So you thought telepathy just came from your mummy or the nasty brain of Darth Vader. Nope! Brain researchers at the University of Washington say that, for the first time ever, one person has remotely triggered another person’s movement, a flicking finger, through a signal sent to him by thought.
I was dubious, too. Having seen all this before from the Amazing Kresgin and Uri Geller, I needed something more concrete. On August 12, 2013, a University of Washington professor of Science and engineering, Rajesh Rao, sent a finger-flicking brain signal to his colleague, Andrea Stocco, in the very first ever demonstration of human-to-human brain control, according to an announcement from the University’s P.R. department, said it was the greatest day ever in the university’s realm of possibility.
“The Internet was a way to connect computers, and now it can be a way to connect brains,” Stocco, an assistant professor of engineering at the same university said. “We want to take the knowledge of a brain and transmit it directly from brain to brain.”
Check out the following video, however, and you’ll find the experiment released on the lab team’s website.
It clearly shows Mr. Rao checking out a cannon-firing video game while he’s wearing what might best be described as an electrical brain-signal reading cap. By repeatedly imagining his right finger flicking during the game, he triggered the actual motion in Mr. Stocco, who sits comfortably in what is called only ‘a distant lab,’ wearing his own cap, one designed to send magnetic stimulation signals to the human brain. In effect, Rao’s thought was transferred across the campus, via the Internet, to trigger the motion in Stocco. The receiver, Stocco described the feeling he got as “something comparable to a twitch.”
Still more than a tad dubious myself, I started up an email relationship of sorts with them both. “The Internet was a way to connect computers, and now it can be a way to connect brains,” Stocco said, in such an achingly serious way that any notion of irony was definitely beside the point, even for a lay journo like me. Sure, I really couldn’t help of thinking of the Warner Brothers cartoon, Pinky & the Brain, as Dr. Stucco held forth. “We want to take the knowledge of a brain and transmit it directly from brain to brain.”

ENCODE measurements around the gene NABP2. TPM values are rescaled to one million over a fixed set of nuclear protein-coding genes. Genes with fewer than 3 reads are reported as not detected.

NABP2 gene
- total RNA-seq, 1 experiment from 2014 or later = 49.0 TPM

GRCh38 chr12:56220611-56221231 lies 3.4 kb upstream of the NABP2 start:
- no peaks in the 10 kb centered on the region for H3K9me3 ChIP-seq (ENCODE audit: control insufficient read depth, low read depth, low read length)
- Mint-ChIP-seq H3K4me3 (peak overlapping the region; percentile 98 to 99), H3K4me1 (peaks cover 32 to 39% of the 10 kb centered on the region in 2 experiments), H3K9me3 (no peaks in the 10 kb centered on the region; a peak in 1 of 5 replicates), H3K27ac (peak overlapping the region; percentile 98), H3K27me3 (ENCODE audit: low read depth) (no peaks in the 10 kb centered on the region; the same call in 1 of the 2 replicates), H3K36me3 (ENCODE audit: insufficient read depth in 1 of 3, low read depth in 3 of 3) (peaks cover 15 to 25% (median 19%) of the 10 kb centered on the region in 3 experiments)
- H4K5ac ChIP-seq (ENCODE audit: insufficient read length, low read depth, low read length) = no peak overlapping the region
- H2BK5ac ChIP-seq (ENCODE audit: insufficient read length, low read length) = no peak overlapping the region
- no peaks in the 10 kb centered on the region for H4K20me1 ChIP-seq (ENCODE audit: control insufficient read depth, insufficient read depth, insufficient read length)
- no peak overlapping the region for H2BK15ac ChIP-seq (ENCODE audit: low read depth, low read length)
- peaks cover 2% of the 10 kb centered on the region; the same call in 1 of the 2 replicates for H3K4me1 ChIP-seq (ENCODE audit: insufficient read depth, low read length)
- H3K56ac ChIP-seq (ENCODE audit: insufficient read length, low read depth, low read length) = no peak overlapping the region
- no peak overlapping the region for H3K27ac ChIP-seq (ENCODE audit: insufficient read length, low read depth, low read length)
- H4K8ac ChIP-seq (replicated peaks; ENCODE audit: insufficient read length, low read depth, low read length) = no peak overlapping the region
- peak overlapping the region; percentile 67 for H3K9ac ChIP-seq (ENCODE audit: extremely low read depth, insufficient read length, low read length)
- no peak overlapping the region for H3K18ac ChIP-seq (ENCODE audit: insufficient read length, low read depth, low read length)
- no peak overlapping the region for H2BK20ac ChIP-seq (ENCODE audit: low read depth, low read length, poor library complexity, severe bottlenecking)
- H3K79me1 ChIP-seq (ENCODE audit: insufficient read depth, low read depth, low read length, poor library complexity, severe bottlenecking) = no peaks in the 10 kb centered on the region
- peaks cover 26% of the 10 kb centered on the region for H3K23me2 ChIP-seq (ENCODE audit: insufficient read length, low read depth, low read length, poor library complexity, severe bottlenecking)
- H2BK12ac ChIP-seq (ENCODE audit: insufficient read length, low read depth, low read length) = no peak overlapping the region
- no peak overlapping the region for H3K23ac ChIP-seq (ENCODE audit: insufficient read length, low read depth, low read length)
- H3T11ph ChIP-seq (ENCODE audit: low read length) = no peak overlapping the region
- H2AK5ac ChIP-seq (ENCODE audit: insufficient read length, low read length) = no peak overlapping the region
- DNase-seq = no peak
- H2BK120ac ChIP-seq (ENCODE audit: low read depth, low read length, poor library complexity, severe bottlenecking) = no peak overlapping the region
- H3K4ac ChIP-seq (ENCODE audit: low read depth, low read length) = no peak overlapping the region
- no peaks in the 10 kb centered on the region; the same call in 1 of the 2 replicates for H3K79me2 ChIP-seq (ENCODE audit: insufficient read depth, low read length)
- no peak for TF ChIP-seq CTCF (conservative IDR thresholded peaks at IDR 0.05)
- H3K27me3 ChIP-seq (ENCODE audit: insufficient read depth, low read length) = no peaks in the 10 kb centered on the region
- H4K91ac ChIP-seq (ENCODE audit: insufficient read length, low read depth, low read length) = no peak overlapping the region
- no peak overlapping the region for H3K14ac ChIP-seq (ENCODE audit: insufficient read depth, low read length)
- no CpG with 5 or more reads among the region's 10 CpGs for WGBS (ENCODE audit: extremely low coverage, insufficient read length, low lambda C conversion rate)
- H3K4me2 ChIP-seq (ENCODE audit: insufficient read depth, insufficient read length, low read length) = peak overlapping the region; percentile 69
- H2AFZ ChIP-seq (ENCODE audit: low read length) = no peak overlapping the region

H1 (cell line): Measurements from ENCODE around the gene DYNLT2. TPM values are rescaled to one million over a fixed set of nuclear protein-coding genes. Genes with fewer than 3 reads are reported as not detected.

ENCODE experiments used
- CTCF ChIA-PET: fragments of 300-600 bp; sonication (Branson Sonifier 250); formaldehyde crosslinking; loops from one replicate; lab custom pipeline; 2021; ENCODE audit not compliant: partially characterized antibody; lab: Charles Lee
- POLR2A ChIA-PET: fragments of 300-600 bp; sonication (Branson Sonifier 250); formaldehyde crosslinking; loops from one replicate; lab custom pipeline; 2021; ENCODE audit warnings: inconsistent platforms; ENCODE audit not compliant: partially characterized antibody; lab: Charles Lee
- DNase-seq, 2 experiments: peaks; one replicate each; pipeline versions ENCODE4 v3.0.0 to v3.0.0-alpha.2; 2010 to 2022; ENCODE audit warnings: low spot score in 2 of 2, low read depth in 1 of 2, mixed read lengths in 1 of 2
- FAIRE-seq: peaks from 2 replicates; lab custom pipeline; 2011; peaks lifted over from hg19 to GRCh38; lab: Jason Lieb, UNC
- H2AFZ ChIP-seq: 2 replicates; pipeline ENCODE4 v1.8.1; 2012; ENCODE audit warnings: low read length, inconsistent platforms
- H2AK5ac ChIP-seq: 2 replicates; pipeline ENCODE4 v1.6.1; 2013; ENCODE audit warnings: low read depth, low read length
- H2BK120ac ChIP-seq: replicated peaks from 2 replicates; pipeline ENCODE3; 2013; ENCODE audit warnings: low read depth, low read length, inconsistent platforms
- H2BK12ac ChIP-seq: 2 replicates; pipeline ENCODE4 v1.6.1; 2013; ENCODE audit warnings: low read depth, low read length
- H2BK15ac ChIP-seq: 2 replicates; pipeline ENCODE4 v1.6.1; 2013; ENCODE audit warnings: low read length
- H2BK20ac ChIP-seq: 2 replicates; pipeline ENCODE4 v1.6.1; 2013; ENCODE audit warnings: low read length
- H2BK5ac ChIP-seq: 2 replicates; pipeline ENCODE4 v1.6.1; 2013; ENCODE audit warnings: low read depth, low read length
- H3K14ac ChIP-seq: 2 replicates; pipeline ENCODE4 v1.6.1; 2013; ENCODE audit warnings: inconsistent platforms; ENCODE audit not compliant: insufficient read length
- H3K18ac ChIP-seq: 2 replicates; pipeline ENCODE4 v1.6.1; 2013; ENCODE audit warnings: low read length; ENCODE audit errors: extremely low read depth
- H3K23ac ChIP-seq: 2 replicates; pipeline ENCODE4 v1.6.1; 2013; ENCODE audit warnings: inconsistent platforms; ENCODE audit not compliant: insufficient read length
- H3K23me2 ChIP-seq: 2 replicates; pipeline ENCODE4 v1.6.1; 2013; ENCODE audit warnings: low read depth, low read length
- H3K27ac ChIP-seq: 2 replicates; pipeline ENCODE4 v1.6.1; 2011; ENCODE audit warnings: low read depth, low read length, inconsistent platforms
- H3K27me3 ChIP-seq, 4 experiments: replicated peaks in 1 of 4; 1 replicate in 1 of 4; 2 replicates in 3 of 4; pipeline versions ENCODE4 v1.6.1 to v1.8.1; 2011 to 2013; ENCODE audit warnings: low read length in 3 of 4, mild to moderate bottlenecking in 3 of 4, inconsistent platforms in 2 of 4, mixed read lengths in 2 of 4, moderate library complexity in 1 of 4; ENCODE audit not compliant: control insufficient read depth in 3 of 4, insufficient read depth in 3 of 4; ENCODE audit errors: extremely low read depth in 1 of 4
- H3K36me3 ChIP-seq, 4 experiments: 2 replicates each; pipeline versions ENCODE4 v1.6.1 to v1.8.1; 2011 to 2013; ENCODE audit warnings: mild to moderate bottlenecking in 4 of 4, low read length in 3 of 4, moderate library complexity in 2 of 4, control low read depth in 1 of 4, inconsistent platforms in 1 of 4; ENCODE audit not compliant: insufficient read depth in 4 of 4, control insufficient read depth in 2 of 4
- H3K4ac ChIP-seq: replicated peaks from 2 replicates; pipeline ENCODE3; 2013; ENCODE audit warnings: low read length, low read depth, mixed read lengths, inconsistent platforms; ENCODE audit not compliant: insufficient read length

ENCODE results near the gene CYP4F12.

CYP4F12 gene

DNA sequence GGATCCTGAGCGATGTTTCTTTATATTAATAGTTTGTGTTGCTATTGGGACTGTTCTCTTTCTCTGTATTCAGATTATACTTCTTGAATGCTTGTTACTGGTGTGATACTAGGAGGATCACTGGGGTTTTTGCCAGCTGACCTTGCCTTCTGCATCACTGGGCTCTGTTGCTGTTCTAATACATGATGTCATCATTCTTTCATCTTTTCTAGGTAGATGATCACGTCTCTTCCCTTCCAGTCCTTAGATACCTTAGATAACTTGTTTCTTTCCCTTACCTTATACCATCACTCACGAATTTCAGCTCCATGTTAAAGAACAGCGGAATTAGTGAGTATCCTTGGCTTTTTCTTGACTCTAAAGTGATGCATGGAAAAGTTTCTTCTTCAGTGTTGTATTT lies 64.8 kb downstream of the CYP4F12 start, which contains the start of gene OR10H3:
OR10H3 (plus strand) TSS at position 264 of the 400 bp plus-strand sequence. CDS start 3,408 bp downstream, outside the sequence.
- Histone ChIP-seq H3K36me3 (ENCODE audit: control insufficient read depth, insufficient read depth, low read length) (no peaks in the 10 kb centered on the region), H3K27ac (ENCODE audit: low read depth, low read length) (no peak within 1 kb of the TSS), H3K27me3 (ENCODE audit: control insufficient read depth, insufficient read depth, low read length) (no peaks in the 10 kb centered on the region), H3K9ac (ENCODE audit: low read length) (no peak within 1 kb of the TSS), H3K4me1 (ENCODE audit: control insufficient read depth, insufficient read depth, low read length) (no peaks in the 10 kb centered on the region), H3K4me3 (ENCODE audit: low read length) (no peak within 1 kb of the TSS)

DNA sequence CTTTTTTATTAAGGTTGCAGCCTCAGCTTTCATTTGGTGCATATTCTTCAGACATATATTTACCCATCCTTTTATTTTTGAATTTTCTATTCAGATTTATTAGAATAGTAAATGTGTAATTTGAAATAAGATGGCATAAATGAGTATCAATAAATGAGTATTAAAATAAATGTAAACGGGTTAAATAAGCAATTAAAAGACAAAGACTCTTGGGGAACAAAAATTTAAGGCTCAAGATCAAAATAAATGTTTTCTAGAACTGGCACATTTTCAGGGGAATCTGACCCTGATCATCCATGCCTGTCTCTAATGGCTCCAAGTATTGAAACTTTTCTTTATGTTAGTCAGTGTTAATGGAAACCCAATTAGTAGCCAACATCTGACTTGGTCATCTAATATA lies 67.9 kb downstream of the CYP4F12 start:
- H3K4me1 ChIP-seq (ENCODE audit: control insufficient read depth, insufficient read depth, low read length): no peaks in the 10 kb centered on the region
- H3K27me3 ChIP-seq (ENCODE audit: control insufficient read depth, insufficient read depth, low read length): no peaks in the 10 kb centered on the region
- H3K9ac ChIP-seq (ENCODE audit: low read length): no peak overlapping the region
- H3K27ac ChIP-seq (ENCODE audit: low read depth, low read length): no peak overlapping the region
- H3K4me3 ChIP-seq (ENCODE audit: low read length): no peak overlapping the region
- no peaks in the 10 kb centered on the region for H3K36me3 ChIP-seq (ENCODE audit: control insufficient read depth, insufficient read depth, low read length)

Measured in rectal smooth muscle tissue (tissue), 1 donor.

Historically, much of this neo-science is due to work on head wounds, but also prosthetic arms and legs for bombing victims, in the U.S.’s wars in Kuwait, Iraq and Afghanistan. Advances in the field of brain-computer interfaces – devices which map and read brain signals and typically translate them into motions in robotic prosthetic arms or legs – have happened at warp-speed. Indeed, the best and brightest at Harvard University these days have beaucoup bucks from the NSC (the National Security Council) and are deep into studying the complex brain signals they are able to transmit between rats, and, more recently, rats and humans.
At any rate, some of the publicity generated by the NSC caught on beyond the Washington, D.C. Beltway. Out came the celebrities. Pop singer Linda Ronstadt announced on August 27, 2013, she had lost her voice due to the onset of Parkinson’s disease. Somehow, at a press conference tracked by gossip kings TMZ, she also made a pitch for an opportunity for doctors and researchers at the University of Washington to use her as a human guinea pig to test out transcranial magnetic stimulation. Thus, in a world where no publicity is bad publicity, outsiders began taking notice.
Now these experiments in the sending of magnetic pulses to the brain means much more is at stake than just dubious exercises in witch-doctoresque ESP. As it seems to offer the chance of relief in the future for neurological ailments such as Parkinson’s Disease, Multiple Sclerosis, Apraxia (language issues), Dysarthria (speech problems), Tyrettes Syndrome, Amnesia and ALS, the research elites at Ivy League Colleges and major pharmaceutical conglomerates are taking notice. The very idea that sequences of neurological movement can be graphed and visualized creating successful means where a subject brain can be induced to reproduce sequences left behind because of war wounds.
Editorials in the Wall Street Journal and Christian Science Monitor have suggested work being done in less than rigorous conditions remain thus far unpublished. Meanwhile, both researchers wanted to stress to a dubious world that they wear highly specialized equipment and only work under ideal conditions and are not looking to work with celebrity guinea pigs. They had to obtain and follow a stringent set of international human-subject testing rules before beginning to conduct any demonstration. “I think some people will be unnerved by this because they will overestimate the technology,” Dr. Rao said. “There’s no possible way the technology that we have could be used on a person unknowingly or without their willing participation.”
“It’s pretty wild, but it’s real,” says university spokeswoman Michelle Ma, about the human brain-to-brain result and the subsequent circus that has followed. In answer to their critics, the young researchers plan to publish the results soon in a ‘well-known scientific journal’ as soon as humanly possible. First things first, however, and the pair want to establish the priority of their claim in a fast-moving field by making the announcement now. Indeed, with so many ideas being pinched off the Internet by both government and private enterprises in the People’s Republic of China, they needed to act fast.